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There is never a dull moment in this beautiful country of ours. Every day, it feels like we, here, in Guyana, and, I am sure elsewhere, in the world, are treated to political antics with high entertainment value. It looks like a national masquerade. Had it not been for the seriousness of this strange governmental behaviour, by the Ali- led government, it would have made for good laughter. The sorry reality is that the amusing behaviour of the ruling party- PPP/C has consequential implications on the advancement and sustainable development of our society.
The most recent antic is the one about the government signing a contract for a Single Electronic Identification System and cards. According to media reports, the Government of Guyana (GoG) signed a US$35 million contract with a German-based company, Veridos Identity Solutions for a Single Electronic Identification System and cards that will be issued to Guyanese. Without a single bill in Parliament on this issue, the government went ahead full throttle and signed the contract.
The official contract signing between the Government and Veridos, took place, a few weeks ago, virtually from the State House. President Irfaan Ali as well as Prime Minister, Brigadier (Ret’d), Mark Phillips; Senior Minister within the Office of the President with responsibility for Finance, Dr Ashni Singh and Minister within the Ministry of Public Works, Deodat Indar attended the signing ceremony. It is important to note that no one from the private sector, civil society or minority groups were present at the signing. So much for inclusive politics.
Subsequently, the President in a feeble attempt to justify this indecent act- signing of the contract, sang praises to the virtues of the electronic identification system. He said that the new system will enhance the ease of transactions; improve access to all citizen-centric Government services; bring us in line with solutions used by the most developed economies; position Guyana to be a competitive sphere in a world that is advancing drastically along a technological landscape; allow for the issuance of work permits and resident identification; promote the idea of one citizen, one identity by assigning a unique national registration number to each citizen for use by all Government agencies; allows the capture of individuals’ biographical and biometric information based on international standards and stores it to provide identity-based services to individuals and other Government offices.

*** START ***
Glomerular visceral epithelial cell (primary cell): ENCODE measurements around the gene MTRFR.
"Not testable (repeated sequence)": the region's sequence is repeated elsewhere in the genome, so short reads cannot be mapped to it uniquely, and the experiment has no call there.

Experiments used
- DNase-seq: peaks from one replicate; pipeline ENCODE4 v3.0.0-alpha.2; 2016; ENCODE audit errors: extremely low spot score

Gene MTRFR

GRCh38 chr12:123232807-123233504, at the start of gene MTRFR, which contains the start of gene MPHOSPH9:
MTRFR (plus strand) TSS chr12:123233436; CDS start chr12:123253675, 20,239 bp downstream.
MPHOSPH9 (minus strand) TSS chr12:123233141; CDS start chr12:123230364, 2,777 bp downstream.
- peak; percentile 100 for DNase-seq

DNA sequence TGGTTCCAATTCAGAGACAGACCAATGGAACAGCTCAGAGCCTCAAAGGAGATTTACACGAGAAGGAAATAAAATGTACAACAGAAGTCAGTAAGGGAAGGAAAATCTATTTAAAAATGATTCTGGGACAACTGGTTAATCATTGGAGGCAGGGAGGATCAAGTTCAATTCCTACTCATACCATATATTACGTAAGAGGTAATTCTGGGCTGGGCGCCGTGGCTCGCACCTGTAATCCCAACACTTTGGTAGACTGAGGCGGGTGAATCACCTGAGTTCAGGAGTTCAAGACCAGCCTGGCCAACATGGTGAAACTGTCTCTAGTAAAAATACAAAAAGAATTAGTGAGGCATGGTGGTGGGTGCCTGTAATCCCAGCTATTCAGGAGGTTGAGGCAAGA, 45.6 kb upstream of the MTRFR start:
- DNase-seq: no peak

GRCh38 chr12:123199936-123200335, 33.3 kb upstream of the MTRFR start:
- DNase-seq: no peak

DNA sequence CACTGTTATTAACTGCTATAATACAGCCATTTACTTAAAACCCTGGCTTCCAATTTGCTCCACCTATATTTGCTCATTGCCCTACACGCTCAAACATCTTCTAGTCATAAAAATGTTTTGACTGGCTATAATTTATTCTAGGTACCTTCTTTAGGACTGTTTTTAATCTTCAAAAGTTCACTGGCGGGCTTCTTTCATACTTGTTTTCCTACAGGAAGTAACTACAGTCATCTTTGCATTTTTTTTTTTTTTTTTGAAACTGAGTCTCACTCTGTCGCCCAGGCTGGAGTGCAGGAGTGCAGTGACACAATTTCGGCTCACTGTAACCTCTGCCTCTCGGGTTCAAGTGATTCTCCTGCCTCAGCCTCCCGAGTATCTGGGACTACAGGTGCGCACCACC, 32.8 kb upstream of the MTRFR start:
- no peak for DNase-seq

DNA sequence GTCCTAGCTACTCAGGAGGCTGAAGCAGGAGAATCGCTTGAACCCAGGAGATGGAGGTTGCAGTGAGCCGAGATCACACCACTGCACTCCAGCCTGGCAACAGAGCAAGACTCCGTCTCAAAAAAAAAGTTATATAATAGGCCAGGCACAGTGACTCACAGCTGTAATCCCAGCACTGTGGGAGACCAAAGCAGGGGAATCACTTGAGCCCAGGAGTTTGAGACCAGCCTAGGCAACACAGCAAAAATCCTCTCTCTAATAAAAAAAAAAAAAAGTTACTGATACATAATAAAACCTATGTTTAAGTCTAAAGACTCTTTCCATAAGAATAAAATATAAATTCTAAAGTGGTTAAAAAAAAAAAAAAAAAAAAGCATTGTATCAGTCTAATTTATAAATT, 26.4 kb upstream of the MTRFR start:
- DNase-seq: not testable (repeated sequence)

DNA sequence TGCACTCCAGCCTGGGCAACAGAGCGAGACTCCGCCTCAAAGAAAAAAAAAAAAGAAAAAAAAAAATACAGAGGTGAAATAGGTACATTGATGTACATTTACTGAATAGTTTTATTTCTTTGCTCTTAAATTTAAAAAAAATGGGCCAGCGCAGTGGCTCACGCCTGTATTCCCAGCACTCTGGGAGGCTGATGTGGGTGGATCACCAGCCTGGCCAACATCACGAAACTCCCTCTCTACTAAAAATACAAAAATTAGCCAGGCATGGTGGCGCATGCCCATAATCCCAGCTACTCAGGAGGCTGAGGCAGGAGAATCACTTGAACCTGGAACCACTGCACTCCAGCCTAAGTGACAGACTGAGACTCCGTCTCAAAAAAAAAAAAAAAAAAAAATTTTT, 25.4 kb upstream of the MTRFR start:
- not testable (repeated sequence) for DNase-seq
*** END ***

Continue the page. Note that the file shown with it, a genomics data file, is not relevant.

At first glance this initiative appears to be the most sensible thing to do, and it is a sensible initiative. In fact, Guyana might be the only country in the Caribbean without such a system. However, if one were to take a closer look at the way this project is being handled, by government then one would recognise several red flags. These worrying signs must be appropriately addressed, if not by the government, by stakeholders, and all Guyanese, whose lives would be fundamentally affected by the implementation of this national electronic identification system.
First, the government, by going ahead to hurriedly sign the contract, did much violence to the National Procurement System. Government hand- picked that company without any reference to our national procurement system and policy. No other company was accorded the opportunity to tender for that project because it was never publicized or advertised. It was first mooted by the Vice President, Mr. Bharrat Jagdeo, not even the Minister of Home Affairs, whose portfolio must include national security matters, said anything about it.
One can successfully argue that, this makes the entire transaction vulnerable to corruption, unlawful and unfair to competing companies, in that industry. In so far as adhering to national procurement requirements are concerned, the incumbent is a very poor role model. If the government is breaking the law then it is undermining its own authority and integrity. I would not go to the trouble to unravel the government’s claim about this contract falling in the category of national security emergency and all the other political fluff. Nothing can justify this action to sign on to a contract without complying with the requisite laws. Further, there is no word on options available to Guyanese. Will the card be a voluntary identity/ travel card or a compulsory identification card?
Second, the cost- $US 35M. Since there was no proper tendering for the national electronic identification system no one knows if we, Guyanese, are getting the bang for the buck; real value for money. Is it the case that we have so much money that without knowing whether or not we get Optimal Returns on Investment (ROI) the government can go ahead and sign the contract?